They say there are two kinds of people, sea people and mountain people. As I have not explored the sea-side much as compared to mountainous areas I am presumably a mountain person. Considering that I live in the plains, I should may be, be a plain person(unintended pun), but I have not come across the term, so I will stay with mounatin person.
When one thinks of areas close to seas one’s imagery is mostly gleaned from old classic tales of pirates, treasure hunters and explorers. One conjures up images of stormy seas, distant light-houses, rum drinking sailors, and distant ports with exotic names. Mountains on the other hand make one think of dark mists enveloping tall conifers, a lone cottage atop a hill reflecting a warm light, driving down a dark mountain road with the headlights of the car darting from trees to bushes to road, or a group of old friends reminising in front of a fire-place in an old colonial style cottage.
Plains might make you think of endless steppes of Central Asia, Mongol warlords of the medival era scurrying westwards to conquer Europe, or you might instead think of the bitter retreat in the same direction of Napolean’s armies from a cold Russia. Or you could imagine the various battles fought in the vast plains of Panipat in Northern India over the most coveted land in the world, India. Or from a more personal perspetive, the long, sapping summer of the Indo-Gangetic plains, followed by the liberating rains to be capped by a most balmy winter.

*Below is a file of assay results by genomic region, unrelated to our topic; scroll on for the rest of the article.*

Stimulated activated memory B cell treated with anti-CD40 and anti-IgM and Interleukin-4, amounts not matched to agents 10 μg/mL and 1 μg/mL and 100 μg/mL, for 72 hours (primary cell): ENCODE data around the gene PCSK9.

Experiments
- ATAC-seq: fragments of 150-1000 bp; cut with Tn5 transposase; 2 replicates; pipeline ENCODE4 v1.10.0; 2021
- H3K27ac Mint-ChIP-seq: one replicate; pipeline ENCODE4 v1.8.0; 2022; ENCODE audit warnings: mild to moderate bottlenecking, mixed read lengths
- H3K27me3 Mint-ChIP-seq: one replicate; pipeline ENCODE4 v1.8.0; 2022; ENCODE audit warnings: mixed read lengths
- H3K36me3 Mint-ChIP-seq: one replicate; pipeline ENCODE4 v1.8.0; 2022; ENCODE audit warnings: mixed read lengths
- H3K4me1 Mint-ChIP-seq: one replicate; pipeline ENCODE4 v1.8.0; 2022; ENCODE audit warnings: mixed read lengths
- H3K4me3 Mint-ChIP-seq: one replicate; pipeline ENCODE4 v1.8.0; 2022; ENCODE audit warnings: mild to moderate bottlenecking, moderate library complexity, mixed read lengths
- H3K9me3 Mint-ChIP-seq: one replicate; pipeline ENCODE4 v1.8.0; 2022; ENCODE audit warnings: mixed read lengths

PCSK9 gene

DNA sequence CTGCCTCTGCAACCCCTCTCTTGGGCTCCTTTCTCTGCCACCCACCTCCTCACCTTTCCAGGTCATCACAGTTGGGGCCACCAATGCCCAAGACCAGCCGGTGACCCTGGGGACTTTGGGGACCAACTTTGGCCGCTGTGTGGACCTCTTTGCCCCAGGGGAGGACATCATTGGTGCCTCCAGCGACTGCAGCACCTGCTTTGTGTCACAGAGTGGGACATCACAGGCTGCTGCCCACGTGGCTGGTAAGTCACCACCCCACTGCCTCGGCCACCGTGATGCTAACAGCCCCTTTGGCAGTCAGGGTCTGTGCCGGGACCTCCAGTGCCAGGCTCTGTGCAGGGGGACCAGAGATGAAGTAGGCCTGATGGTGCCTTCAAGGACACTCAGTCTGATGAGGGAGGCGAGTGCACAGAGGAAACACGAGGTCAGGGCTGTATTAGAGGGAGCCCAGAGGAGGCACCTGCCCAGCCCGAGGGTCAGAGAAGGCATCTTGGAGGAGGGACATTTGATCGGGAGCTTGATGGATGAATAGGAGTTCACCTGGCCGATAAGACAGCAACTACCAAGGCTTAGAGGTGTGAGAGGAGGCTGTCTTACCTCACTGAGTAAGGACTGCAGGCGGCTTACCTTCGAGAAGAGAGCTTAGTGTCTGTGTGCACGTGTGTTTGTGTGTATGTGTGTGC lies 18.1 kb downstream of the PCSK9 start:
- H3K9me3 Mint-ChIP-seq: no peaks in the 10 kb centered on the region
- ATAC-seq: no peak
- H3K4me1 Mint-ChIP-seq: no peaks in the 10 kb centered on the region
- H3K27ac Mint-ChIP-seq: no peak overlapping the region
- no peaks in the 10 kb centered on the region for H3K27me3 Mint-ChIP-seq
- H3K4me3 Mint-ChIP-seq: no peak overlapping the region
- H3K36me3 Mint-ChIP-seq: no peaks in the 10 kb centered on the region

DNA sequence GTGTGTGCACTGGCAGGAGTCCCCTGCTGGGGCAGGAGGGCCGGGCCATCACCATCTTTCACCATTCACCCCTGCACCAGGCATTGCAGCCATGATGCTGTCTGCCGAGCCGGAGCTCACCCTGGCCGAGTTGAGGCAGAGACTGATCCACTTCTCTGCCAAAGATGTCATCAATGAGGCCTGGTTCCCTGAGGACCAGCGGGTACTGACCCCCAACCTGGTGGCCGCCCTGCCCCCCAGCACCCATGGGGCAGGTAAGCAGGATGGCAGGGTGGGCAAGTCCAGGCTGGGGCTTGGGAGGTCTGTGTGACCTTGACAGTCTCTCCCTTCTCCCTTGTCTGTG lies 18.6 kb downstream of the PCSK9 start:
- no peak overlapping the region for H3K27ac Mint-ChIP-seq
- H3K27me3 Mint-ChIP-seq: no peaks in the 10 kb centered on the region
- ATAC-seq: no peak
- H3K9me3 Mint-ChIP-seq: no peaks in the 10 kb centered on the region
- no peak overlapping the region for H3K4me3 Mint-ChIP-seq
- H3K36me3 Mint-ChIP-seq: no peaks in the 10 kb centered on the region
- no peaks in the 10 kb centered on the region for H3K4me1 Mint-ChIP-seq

The goegraphy of a place to a large extent determines the nature of its inhabitants. The Goans for example are a fun loving people who have taken to the sun, the surf and the beaches in a way that makes them very happy and content. No wonder it is a land of music, feasting and carnivals. Mountanous people on the other hand are more cirumspect, insular and hardy as their lands are partly inaccessible and eking out a living has been tough historically. One will find that they make good soldiers and their music tends to be plaintive.
Plains are really the cruicibles of civilsation. All the great civilastions of the world have been in the plains beside might river systems. The Egyptians, the Indus valley civilsation, the Indo Gangetic plains and other major river systems have given the world the major religions, the finest art forms, cuisines, architecture and systems of education. Truly plans are where people have historically poured in from all the regions to trade, to study and to settle down and to contribute to the advancement of human civilisation.